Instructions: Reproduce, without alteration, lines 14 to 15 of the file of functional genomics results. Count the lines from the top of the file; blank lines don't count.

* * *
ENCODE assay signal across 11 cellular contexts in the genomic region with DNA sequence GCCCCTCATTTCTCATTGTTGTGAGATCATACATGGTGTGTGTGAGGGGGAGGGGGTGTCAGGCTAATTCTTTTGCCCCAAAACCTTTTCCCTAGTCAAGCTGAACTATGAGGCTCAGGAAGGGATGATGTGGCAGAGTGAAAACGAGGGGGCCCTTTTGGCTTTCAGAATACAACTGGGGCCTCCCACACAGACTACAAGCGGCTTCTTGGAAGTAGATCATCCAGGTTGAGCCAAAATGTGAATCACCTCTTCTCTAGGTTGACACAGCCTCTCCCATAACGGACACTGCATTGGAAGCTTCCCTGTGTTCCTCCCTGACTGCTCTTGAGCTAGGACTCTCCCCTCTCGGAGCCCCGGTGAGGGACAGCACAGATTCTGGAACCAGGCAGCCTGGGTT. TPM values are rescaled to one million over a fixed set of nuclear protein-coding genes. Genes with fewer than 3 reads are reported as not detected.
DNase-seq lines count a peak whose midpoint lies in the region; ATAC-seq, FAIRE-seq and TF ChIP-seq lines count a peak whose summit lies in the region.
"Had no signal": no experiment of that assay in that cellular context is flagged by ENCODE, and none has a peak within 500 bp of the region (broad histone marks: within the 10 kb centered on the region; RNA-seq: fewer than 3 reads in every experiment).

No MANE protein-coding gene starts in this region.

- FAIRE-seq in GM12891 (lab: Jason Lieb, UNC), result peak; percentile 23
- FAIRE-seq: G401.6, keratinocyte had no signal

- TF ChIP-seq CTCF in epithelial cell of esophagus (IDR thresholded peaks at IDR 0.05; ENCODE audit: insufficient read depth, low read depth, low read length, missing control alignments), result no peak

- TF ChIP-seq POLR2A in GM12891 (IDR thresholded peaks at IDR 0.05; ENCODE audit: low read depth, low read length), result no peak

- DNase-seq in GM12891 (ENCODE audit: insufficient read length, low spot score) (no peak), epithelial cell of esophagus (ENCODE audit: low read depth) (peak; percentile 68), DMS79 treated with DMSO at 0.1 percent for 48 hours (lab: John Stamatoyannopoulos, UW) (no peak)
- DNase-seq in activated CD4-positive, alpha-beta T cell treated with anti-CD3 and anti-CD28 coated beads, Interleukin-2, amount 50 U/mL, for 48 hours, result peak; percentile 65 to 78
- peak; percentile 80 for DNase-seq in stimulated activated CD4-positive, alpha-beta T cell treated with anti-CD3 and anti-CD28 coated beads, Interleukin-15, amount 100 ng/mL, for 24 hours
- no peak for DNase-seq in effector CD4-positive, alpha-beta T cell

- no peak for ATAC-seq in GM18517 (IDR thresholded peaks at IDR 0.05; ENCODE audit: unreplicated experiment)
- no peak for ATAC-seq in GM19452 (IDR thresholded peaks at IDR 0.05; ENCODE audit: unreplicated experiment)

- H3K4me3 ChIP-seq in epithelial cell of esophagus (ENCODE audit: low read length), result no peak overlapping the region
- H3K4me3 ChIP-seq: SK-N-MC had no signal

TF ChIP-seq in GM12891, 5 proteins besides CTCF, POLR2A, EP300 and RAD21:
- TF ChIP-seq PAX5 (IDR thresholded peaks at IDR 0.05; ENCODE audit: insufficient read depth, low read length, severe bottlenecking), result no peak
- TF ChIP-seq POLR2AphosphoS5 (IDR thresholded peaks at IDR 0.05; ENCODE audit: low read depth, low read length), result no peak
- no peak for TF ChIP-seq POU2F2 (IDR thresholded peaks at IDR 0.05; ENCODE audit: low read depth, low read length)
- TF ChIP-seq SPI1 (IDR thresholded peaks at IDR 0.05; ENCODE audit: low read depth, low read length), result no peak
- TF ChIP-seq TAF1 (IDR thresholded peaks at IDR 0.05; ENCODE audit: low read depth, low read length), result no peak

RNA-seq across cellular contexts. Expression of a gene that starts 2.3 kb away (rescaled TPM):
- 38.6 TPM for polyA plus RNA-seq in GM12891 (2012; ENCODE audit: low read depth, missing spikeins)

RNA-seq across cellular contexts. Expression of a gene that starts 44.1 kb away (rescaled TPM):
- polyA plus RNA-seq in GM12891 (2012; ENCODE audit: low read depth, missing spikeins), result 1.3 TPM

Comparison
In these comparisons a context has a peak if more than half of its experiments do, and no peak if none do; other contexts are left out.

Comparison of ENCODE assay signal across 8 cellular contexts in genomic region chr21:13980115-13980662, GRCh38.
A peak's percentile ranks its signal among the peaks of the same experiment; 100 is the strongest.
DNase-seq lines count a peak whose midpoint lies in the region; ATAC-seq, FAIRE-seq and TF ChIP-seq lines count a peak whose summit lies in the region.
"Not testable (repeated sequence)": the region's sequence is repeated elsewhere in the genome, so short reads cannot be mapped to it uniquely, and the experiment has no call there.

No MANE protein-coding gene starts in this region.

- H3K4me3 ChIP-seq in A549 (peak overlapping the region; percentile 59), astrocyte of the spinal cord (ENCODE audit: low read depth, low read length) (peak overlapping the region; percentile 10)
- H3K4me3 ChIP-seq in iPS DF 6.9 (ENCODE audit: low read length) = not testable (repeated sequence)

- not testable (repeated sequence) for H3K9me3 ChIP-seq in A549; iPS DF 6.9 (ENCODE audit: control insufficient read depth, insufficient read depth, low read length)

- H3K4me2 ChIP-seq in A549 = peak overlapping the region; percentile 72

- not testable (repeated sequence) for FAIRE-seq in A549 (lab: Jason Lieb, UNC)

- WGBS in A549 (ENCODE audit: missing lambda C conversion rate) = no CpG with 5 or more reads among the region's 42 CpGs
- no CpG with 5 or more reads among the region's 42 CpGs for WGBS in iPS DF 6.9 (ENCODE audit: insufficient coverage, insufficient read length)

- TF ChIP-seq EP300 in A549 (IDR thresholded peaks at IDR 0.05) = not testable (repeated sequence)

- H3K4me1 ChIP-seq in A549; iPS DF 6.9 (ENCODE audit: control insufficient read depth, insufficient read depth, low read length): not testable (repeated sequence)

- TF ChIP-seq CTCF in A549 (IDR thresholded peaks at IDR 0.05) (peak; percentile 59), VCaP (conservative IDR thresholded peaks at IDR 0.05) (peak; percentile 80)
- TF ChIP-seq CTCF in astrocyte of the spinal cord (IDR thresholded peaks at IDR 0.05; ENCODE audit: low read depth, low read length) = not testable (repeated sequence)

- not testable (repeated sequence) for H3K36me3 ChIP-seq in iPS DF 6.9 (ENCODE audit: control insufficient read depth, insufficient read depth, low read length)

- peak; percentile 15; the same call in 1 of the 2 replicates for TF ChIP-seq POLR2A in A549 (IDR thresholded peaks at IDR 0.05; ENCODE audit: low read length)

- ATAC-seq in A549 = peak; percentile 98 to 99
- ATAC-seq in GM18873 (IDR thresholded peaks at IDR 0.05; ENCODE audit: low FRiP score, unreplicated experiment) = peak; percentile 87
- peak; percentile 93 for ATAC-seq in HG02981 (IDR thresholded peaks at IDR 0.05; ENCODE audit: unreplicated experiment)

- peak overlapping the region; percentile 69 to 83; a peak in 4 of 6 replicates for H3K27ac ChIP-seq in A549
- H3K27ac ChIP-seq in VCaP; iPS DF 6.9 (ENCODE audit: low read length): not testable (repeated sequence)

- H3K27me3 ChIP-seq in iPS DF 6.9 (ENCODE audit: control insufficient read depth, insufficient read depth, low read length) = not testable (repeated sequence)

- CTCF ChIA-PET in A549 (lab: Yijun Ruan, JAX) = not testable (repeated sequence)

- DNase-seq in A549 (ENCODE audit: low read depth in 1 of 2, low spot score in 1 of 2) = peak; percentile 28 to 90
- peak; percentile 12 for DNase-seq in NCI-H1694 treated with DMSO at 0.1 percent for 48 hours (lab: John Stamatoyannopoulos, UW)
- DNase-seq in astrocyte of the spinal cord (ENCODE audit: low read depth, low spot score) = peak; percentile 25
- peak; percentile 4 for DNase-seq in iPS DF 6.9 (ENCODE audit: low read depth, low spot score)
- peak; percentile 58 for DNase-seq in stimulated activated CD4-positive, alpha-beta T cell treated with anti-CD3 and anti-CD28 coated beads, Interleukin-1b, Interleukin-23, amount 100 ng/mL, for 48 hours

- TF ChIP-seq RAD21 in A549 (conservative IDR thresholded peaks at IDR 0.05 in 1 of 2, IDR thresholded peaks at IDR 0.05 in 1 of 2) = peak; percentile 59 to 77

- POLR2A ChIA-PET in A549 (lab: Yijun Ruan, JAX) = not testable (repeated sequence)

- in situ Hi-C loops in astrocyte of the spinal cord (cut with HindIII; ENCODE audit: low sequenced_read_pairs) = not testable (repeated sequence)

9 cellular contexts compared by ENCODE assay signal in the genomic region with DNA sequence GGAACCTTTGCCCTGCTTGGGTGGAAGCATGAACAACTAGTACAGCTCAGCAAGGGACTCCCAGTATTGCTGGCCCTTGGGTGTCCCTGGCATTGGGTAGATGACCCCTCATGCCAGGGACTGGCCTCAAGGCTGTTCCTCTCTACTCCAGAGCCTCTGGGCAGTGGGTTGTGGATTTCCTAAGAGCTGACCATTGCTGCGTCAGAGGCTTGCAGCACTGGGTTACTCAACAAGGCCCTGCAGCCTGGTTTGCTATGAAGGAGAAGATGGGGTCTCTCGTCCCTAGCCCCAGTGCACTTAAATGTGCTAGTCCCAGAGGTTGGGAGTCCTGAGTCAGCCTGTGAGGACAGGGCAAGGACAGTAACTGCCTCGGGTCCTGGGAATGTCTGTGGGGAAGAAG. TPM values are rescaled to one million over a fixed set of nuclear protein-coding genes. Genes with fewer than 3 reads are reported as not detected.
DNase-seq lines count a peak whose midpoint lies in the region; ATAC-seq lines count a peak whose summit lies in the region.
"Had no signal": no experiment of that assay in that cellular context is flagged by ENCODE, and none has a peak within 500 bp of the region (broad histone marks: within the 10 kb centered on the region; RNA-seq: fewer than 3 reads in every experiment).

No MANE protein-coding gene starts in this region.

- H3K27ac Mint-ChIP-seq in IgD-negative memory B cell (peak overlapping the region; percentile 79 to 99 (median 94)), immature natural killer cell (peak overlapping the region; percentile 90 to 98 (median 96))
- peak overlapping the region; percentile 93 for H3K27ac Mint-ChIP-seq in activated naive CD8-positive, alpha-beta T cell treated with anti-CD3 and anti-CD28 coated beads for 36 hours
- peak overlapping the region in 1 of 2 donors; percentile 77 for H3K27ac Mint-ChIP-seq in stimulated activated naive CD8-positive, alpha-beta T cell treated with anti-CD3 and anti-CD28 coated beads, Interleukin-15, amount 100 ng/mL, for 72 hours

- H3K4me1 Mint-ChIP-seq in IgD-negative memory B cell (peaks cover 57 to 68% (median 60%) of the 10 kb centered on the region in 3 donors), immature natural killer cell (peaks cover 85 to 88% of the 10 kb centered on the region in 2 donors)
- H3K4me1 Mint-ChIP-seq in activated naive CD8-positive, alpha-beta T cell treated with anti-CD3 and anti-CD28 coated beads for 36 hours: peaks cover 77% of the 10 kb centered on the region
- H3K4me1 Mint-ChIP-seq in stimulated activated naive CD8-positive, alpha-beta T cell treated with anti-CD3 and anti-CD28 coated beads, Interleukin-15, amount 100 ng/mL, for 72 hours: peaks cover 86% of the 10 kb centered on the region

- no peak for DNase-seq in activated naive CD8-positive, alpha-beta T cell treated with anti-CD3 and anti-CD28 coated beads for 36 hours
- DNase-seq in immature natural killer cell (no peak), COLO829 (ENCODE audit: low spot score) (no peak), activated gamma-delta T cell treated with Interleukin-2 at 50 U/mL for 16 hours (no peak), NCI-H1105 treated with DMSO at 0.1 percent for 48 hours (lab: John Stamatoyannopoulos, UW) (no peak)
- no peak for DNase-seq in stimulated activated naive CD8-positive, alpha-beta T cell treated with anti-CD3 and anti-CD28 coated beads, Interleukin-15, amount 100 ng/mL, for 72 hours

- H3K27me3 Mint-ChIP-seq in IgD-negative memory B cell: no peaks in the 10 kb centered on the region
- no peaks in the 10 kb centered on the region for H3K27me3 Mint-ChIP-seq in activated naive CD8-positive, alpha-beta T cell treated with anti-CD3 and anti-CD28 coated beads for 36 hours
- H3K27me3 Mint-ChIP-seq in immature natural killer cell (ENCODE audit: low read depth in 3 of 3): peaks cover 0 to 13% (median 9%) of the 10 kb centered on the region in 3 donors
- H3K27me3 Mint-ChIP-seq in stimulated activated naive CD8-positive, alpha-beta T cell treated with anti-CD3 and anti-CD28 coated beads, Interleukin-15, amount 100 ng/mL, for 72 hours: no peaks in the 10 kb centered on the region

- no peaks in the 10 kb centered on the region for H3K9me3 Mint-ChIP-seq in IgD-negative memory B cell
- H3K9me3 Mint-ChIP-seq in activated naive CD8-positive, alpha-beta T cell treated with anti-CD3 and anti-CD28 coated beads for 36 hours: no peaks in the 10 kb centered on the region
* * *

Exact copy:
- no peak for ATAC-seq in GM19452 (IDR thresholded peaks at IDR 0.05; ENCODE audit: unreplicated experiment)

- H3K4me3 ChIP-seq in epithelial cell of esophagus (ENCODE audit: low read length), result no peak overlapping the region